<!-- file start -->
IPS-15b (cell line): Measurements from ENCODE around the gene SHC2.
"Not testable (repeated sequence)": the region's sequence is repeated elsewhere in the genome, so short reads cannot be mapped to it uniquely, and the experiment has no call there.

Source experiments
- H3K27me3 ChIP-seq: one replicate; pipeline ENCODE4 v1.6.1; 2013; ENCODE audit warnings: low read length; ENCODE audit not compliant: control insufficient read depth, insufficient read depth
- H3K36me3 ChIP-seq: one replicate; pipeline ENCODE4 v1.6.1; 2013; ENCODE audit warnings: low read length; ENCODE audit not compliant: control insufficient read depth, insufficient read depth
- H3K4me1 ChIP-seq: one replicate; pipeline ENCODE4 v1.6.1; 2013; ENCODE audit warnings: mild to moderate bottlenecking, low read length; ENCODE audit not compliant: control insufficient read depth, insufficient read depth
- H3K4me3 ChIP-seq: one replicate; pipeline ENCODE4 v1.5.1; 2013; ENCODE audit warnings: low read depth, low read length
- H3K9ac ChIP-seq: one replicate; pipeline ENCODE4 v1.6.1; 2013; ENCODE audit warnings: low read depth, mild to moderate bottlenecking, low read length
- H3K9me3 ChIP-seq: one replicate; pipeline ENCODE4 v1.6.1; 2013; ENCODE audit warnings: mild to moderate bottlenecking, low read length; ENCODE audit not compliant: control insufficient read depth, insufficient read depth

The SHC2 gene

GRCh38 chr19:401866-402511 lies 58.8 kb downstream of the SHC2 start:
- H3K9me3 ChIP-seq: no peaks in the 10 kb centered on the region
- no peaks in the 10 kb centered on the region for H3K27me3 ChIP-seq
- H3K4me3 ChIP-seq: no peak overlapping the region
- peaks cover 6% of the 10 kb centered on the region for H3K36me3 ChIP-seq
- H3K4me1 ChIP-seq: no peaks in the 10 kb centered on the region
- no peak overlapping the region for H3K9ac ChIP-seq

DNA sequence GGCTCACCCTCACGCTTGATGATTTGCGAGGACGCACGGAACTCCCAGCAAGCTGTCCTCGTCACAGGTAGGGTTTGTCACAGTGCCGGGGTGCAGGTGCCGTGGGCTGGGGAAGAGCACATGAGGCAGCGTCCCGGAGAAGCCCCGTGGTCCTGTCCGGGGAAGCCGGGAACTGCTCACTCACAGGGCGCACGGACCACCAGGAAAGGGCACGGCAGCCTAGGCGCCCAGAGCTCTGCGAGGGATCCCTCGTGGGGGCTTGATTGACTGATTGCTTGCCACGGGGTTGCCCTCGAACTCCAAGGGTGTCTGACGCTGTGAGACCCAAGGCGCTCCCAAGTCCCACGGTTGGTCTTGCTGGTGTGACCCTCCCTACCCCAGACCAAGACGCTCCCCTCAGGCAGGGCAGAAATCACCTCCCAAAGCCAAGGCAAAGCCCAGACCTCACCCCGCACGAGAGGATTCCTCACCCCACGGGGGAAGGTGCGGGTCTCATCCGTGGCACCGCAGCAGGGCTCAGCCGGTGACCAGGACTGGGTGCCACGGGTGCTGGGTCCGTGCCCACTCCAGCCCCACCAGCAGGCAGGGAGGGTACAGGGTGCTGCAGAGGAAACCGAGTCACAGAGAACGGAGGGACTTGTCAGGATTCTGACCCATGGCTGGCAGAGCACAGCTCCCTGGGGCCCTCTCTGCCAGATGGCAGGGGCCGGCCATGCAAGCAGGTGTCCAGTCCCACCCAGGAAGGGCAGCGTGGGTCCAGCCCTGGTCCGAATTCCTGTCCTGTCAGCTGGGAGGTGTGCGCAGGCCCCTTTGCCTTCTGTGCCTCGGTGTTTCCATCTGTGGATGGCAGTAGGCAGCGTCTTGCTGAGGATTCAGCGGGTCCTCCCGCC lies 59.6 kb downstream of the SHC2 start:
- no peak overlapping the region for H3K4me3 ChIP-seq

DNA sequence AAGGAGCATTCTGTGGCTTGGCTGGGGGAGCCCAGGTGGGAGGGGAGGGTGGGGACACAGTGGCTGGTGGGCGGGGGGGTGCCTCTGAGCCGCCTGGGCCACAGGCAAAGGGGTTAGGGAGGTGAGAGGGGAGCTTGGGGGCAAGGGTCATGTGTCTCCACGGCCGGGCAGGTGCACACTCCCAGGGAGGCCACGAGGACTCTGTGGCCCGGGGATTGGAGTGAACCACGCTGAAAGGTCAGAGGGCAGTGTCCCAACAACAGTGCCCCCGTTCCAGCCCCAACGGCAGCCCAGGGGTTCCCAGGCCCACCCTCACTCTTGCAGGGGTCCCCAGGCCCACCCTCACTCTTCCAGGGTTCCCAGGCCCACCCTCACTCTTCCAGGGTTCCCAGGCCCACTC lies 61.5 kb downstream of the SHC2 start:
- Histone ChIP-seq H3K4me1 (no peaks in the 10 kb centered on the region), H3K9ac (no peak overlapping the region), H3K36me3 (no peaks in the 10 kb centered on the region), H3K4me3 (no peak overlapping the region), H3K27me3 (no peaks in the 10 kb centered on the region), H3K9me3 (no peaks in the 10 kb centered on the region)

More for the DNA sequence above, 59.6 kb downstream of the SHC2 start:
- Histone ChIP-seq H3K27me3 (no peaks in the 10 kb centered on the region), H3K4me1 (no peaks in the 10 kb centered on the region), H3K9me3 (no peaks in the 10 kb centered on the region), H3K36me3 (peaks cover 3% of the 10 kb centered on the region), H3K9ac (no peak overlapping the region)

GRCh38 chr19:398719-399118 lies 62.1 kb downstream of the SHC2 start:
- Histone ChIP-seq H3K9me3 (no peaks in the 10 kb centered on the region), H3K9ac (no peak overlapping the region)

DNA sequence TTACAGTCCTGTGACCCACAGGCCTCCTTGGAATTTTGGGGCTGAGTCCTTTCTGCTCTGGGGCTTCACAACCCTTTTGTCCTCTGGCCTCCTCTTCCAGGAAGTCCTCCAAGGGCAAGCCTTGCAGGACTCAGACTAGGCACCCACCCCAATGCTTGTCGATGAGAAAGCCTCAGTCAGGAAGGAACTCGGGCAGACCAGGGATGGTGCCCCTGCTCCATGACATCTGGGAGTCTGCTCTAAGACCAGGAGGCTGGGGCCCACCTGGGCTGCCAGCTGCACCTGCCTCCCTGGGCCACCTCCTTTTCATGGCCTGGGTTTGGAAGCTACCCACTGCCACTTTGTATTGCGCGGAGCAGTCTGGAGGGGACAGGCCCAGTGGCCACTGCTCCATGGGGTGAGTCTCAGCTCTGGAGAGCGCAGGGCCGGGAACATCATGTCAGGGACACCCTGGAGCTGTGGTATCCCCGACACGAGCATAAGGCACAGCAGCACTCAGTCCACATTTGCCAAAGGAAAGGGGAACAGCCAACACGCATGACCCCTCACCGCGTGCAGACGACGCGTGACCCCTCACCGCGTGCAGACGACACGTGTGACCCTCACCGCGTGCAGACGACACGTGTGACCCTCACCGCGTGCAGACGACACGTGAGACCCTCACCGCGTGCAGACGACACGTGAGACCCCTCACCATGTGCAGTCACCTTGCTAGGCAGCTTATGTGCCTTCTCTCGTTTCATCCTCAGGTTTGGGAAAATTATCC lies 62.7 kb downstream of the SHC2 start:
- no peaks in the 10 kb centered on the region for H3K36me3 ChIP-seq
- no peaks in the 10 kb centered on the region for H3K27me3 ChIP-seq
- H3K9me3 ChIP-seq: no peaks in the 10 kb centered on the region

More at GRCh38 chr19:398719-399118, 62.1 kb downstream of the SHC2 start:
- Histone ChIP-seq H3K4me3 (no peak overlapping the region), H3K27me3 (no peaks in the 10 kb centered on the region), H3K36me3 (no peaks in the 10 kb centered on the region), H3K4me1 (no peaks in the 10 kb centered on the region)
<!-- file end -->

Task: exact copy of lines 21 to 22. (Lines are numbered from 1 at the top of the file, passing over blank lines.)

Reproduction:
- Histone ChIP-seq H3K4me1 (no peaks in the 10 kb centered on the region), H3K9ac (no peak overlapping the region), H3K36me3 (no peaks in the 10 kb centered on the region), H3K4me3 (no peak overlapping the region), H3K27me3 (no peaks in the 10 kb centered on the region), H3K9me3 (no peaks in the 10 kb centered on the region)

More for the DNA sequence above, 59.6 kb downstream of the SHC2 start: